Court reiterates law in relation to road traffic accidents involving vulnerable road users

Gary Vincent v Gary Walker (1) & Vidionics Security Systems Ltd (2) [08.03.21]

In this recent case the claimant pedestrian was held wholly accountable for a road traffic accident. The decision reiterates that notwithstanding the high duty of care owed to vulnerable road users by motorists, being a vulnerable road user is not on its own sufficient to succeed in a claim in negligence in respect of a road traffic accident.


The accident occurred on a late afternoon in November. The claimant, a pedestrian, was wearing dark clothes as he crossed a traffic light controlled road when the lights were showing green for motorists to proceed. He stepped from the central refuge into the road and was struck by a car driven by the defendant, having travelled two thirds of the way across the road. The claimant admitted to not paying attention while crossing the road. This was endorsed by an eye witness who said the claimant had not been looking as he crossed the road. Despite that the claimant brought a claim for significant compensation (in respect of a head injury) holding the defendant responsible for the accident.  

The defendant admitted he had not seen the claimant before he stepped into the road. He stated that the claimant’s dark clothes obscured his presence. The defendant stated to the police that he had been driving at approximately 45/50mph (the road had a speed limit of 50mph), and had reacted quickly when he saw the claimant but there was no time to take evasive action.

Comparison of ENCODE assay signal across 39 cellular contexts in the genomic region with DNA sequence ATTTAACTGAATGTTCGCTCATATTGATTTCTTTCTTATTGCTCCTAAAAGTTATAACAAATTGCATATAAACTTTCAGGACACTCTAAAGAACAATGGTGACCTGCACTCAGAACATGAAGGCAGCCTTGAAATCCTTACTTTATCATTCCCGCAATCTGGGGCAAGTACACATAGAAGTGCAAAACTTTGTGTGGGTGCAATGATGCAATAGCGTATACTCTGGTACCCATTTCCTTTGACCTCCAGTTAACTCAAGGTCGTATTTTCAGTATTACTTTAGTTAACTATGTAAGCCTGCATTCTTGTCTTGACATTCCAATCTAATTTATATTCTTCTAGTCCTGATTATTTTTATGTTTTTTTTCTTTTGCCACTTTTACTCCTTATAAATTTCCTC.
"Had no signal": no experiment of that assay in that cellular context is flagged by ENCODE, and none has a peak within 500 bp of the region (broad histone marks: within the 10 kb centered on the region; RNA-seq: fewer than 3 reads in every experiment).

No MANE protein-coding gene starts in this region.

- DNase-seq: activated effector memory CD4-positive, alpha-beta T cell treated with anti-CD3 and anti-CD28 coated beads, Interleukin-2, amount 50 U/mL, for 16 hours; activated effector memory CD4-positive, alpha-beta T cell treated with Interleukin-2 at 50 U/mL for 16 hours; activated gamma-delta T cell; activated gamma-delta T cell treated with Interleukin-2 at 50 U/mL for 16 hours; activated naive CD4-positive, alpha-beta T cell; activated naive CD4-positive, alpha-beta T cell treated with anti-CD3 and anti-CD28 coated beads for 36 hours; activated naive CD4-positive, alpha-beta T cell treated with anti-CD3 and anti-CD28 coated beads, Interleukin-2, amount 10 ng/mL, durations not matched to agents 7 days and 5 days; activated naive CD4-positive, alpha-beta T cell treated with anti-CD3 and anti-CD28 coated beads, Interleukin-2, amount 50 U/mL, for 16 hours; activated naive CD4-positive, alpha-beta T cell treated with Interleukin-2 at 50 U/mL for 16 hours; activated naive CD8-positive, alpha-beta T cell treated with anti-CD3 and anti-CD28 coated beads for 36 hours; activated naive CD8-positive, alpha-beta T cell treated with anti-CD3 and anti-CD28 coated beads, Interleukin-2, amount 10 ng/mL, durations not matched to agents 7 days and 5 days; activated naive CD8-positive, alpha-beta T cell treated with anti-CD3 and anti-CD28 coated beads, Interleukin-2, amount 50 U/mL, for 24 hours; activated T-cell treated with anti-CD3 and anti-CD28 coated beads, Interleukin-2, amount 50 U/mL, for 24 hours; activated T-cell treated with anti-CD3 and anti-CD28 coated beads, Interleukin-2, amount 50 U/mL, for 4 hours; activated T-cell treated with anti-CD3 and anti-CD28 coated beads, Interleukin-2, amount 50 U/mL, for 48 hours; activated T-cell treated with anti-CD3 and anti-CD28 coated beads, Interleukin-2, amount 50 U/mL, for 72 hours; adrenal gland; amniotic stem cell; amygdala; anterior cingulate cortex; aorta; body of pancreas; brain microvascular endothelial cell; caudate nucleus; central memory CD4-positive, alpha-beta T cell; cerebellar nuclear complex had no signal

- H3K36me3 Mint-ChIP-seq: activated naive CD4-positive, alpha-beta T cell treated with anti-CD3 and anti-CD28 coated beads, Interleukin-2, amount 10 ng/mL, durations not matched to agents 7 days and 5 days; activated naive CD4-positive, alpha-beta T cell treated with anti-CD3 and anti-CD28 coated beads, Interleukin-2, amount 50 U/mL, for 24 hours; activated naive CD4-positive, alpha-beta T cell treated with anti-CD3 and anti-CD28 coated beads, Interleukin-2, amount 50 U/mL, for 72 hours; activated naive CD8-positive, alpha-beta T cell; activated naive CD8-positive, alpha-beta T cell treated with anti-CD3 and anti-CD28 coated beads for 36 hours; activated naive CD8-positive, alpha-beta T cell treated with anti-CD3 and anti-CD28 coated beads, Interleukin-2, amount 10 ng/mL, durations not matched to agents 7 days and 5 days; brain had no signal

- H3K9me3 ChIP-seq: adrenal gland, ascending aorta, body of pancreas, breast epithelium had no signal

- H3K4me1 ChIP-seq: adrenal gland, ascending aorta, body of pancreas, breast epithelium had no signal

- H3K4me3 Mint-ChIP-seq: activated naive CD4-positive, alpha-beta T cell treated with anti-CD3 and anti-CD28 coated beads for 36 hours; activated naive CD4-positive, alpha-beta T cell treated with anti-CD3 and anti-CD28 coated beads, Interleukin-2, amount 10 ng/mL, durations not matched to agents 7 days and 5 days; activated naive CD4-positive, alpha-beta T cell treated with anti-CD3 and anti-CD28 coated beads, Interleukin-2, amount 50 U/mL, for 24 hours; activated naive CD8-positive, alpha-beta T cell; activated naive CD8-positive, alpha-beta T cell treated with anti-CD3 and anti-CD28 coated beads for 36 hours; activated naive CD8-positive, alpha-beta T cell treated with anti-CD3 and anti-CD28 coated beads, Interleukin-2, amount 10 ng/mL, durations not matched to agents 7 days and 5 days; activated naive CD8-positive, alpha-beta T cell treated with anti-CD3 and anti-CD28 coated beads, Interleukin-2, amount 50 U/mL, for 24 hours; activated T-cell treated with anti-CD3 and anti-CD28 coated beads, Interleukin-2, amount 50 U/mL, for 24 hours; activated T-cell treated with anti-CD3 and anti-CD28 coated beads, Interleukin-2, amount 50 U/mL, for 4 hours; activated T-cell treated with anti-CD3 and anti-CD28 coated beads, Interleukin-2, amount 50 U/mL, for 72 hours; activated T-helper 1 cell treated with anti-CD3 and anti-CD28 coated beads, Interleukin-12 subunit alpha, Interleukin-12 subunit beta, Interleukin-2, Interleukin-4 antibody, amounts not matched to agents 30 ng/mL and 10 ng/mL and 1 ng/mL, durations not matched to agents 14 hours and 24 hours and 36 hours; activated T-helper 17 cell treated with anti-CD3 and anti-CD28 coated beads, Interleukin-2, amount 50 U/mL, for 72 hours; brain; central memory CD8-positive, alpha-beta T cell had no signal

The claimant argued that the defendant had not acted as a reasonable and careful driver would do in that he was driving too quickly and he had not scanned to check for pedestrians crossing the road.

Accident reconstruction experts were instructed and agreed that the defendant was in fact probably travelling at 39-41mph when he first saw the claimant, consistent with the defendant having released his foot from the accelerator on the approach to the crossing, as was his usual practice.


The court was not satisfied that the claimant would have been visible to the defendant before he reached the central refuge, and even if he did, he would not reasonably have anticipated that the claimant would have ignored the green light for the motorists on the road and stepped into the path of oncoming traffic without looking. The court held that the defendant was driving at a reasonable speed and he had not failed to scan the road adequately. The case was therefore dismissed.


The approach applied by the court in this case is a helpful reminder that being a “vulnerable road user” is not enough to succeed in a claim. Some other recent decisions have bordered on a ‘counsel of perfection’ being required of drivers in collision with vulnerable road users. The approach has seemingly been moving towards a presumed liability or strict liability position in such accidents, allowing claimants to succeed when there was little, if anything, a reasonable motorist could have done.

Whilst it is unquestionably right that vulnerable road users are protected against the negligence of others, that should not extend to circumstances where such road users can operate without any regard for their own safety, failing to abide by even the most basic road safety measures. Insurers should always have in mind that it is for the claimant to prove negligence.

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